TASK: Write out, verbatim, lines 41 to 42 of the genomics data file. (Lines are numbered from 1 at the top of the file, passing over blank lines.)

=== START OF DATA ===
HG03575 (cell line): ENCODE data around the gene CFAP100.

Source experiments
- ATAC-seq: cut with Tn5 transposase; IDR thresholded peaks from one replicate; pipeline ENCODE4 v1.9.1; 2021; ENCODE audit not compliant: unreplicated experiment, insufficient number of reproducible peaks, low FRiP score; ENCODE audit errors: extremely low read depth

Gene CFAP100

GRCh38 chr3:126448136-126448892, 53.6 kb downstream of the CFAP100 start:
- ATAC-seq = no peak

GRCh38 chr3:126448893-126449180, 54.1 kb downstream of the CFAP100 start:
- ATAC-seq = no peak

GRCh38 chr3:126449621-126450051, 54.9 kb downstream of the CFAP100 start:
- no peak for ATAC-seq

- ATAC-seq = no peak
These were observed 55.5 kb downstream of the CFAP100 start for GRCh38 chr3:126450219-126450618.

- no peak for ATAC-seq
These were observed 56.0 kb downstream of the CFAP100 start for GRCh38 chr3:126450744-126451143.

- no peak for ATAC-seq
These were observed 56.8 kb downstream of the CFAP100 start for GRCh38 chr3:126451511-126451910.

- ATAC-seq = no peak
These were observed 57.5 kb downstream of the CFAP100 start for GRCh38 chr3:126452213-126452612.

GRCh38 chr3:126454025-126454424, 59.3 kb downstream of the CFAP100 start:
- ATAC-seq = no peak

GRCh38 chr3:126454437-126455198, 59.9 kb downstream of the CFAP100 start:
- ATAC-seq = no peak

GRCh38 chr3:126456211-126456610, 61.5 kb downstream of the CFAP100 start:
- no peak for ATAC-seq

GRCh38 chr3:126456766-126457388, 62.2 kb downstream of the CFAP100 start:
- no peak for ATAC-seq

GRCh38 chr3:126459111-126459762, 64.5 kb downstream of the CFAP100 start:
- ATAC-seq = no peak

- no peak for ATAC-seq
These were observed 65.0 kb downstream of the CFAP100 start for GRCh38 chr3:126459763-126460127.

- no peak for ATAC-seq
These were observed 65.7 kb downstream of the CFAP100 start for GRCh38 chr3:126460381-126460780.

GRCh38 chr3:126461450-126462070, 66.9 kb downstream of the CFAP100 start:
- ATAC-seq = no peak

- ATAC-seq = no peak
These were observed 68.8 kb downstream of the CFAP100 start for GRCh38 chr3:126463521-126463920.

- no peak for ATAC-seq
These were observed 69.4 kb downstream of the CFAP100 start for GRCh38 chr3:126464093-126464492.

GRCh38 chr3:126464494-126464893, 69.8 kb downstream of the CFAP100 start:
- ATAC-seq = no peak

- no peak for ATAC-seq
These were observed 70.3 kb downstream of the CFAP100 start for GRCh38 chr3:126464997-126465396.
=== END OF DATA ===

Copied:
- no peak for ATAC-seq
These were observed 70.3 kb downstream of the CFAP100 start for GRCh38 chr3:126464997-126465396.